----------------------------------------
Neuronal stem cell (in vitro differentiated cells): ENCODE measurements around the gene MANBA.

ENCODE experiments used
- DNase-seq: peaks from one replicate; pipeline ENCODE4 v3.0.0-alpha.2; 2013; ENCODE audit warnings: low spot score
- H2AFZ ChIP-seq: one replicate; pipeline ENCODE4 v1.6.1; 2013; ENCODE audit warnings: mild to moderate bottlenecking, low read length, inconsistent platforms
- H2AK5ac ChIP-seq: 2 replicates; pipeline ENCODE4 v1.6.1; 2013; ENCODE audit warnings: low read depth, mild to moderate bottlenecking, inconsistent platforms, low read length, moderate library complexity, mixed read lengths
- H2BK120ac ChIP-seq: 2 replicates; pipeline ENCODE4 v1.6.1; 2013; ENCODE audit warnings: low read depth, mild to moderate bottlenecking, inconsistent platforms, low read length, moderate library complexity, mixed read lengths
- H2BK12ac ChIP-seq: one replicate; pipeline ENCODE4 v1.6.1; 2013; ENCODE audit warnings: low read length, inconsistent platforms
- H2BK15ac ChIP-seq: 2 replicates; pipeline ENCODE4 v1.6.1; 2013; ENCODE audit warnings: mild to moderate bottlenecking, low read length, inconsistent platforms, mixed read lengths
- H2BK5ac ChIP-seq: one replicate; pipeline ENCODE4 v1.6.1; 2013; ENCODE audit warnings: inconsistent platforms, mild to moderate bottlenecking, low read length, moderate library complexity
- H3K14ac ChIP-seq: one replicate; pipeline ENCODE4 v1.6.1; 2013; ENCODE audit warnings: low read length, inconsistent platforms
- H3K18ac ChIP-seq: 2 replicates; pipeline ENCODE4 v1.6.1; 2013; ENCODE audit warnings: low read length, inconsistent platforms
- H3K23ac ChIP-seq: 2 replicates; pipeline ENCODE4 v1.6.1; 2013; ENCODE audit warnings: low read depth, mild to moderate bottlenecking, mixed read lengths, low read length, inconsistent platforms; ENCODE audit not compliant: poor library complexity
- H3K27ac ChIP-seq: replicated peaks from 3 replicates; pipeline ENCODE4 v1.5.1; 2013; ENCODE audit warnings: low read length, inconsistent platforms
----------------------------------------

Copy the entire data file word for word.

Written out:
Neuronal stem cell (in vitro differentiated cells): ENCODE measurements around the gene MANBA.

ENCODE experiments used
- DNase-seq: peaks from one replicate; pipeline ENCODE4 v3.0.0-alpha.2; 2013; ENCODE audit warnings: low spot score
- H2AFZ ChIP-seq: one replicate; pipeline ENCODE4 v1.6.1; 2013; ENCODE audit warnings: mild to moderate bottlenecking, low read length, inconsistent platforms
- H2AK5ac ChIP-seq: 2 replicates; pipeline ENCODE4 v1.6.1; 2013; ENCODE audit warnings: low read depth, mild to moderate bottlenecking, inconsistent platforms, low read length, moderate library complexity, mixed read lengths
- H2BK120ac ChIP-seq: 2 replicates; pipeline ENCODE4 v1.6.1; 2013; ENCODE audit warnings: low read depth, mild to moderate bottlenecking, inconsistent platforms, low read length, moderate library complexity, mixed read lengths
- H2BK12ac ChIP-seq: one replicate; pipeline ENCODE4 v1.6.1; 2013; ENCODE audit warnings: low read length, inconsistent platforms
- H2BK15ac ChIP-seq: 2 replicates; pipeline ENCODE4 v1.6.1; 2013; ENCODE audit warnings: mild to moderate bottlenecking, low read length, inconsistent platforms, mixed read lengths
- H2BK5ac ChIP-seq: one replicate; pipeline ENCODE4 v1.6.1; 2013; ENCODE audit warnings: inconsistent platforms, mild to moderate bottlenecking, low read length, moderate library complexity
- H3K14ac ChIP-seq: one replicate; pipeline ENCODE4 v1.6.1; 2013; ENCODE audit warnings: low read length, inconsistent platforms
- H3K18ac ChIP-seq: 2 replicates; pipeline ENCODE4 v1.6.1; 2013; ENCODE audit warnings: low read length, inconsistent platforms
- H3K23ac ChIP-seq: 2 replicates; pipeline ENCODE4 v1.6.1; 2013; ENCODE audit warnings: low read depth, mild to moderate bottlenecking, mixed read lengths, low read length, inconsistent platforms; ENCODE audit not compliant: poor library complexity
- H3K27ac ChIP-seq: replicated peaks from 3 replicates; pipeline ENCODE4 v1.5.1; 2013; ENCODE audit warnings: low read length, inconsistent platforms